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Life expectancy is defined as the average lifespan between a given age and death. Mathematical formulas exist that can determine individual life expectancies and the life expectancy of a larger population. In the latter case, one can calculate life expectancy from a population’s life table.
This chart is compiled through analysis of statistics. The mortality rate, or death rate, is determined for each group in a population. Subsequently, the mortality rates are used to compose a graph known as a survival curve. From this graph, one can calculate life expectancy. The life expectancy formula is taken by first calculating the probability of a population’s survival at every year in the life table.
Let’s say that a life table reflects a population of 1 million people beginning in 1940. If, by 1941, 100,000 of those people have died, 900,000 remain. Therefore, the death rate for Year 1 is 10 percent and the probability of survival is 90 percent, or 0.90. When one adds all of these probabilities for each subsequent year — up to and including the maximum age on the life table — then one can calculate life expectancy results. Statisticians often add a half year to the overall tally, because most people live at least halfway past their final birthday.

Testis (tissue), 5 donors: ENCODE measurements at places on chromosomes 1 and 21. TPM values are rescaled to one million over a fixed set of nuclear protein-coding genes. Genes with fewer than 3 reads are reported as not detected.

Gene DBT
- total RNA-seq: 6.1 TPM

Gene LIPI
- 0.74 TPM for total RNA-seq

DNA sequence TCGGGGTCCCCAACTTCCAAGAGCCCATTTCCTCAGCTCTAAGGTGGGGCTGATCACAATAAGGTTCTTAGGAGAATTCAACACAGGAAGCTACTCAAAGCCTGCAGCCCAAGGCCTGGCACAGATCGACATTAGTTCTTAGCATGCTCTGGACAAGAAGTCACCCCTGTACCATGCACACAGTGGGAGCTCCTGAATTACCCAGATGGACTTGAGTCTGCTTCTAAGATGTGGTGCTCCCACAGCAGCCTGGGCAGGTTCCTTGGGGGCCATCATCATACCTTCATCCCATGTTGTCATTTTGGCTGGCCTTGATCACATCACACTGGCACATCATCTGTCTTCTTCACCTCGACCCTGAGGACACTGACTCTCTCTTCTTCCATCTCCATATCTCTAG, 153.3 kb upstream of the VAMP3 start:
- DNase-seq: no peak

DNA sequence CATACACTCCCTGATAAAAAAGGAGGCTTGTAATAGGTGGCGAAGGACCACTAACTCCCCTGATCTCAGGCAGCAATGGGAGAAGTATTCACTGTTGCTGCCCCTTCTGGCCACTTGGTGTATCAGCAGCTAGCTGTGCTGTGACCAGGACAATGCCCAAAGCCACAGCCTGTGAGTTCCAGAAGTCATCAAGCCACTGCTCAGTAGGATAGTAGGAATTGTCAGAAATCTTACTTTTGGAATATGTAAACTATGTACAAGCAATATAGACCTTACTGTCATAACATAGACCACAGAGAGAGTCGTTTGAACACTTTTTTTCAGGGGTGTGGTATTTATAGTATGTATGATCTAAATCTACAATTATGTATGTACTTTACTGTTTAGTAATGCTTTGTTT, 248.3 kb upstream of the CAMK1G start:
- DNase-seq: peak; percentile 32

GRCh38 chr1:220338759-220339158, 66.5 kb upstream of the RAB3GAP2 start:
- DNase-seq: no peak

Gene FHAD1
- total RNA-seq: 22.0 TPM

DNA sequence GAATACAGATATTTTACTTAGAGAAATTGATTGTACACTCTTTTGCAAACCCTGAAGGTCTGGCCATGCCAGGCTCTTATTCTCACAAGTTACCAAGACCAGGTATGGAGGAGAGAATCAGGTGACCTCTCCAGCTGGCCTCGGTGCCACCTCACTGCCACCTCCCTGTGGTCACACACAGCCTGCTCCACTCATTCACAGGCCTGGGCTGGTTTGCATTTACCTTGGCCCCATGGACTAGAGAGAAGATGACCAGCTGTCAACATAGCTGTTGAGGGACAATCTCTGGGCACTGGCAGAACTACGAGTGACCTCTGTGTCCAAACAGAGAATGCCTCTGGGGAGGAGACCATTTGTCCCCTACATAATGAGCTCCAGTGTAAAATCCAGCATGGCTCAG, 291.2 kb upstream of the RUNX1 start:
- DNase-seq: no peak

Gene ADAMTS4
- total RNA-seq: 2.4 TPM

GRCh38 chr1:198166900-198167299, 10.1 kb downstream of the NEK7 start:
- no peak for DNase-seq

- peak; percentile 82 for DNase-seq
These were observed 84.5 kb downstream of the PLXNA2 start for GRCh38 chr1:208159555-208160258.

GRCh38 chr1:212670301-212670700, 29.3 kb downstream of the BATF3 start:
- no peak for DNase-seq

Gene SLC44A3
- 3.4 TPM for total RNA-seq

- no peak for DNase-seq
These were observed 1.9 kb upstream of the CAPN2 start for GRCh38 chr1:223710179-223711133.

Various factors can influence the life expectancy calculation. An ideal life table for a population would have a large representative sample and cover at least 100 years to allow for aberrant fluctuations and comprehensive results. Yet most life tables represent a much shorter time period, leading to more variable estimation measures for individual years and, thus, greater room for error. Other statistics that can skew a population’s life expectancy are infant mortality and elderly mortality. Death rates among infants prior to the age of 1 and adults in old age — above 70 years — are higher than any other age sets across populations, so these numbers can adversely impact a population’s overall life expectancy if too much emphasis is placed on them.
Calculating life expectancy has several uses. Since the era of ancient Rome, human beings have sought to determine their life expectancy in some form. In modern times, the formula was developed to aid insurance companies in setting their rates. Contemporary applications range from determining the overall quality of life and health of a population to determining lifestyle differences in various subsets of a population.
Scientists have utilized the ability to calculate life expectancy in deriving a number of important findings. For example, life expectancy tends on average to be higher among females, those of a higher socioeconomic bracket, and Caucasians and Asians. Medical and industrial advances in many parts of the world during the past century also have significantly heightened populations' life expectancy in numerous countries. As of 2010, some estimates put world life expectancy at age 67.2, an increase of 20 to 30 years since the beginning of the 20th century.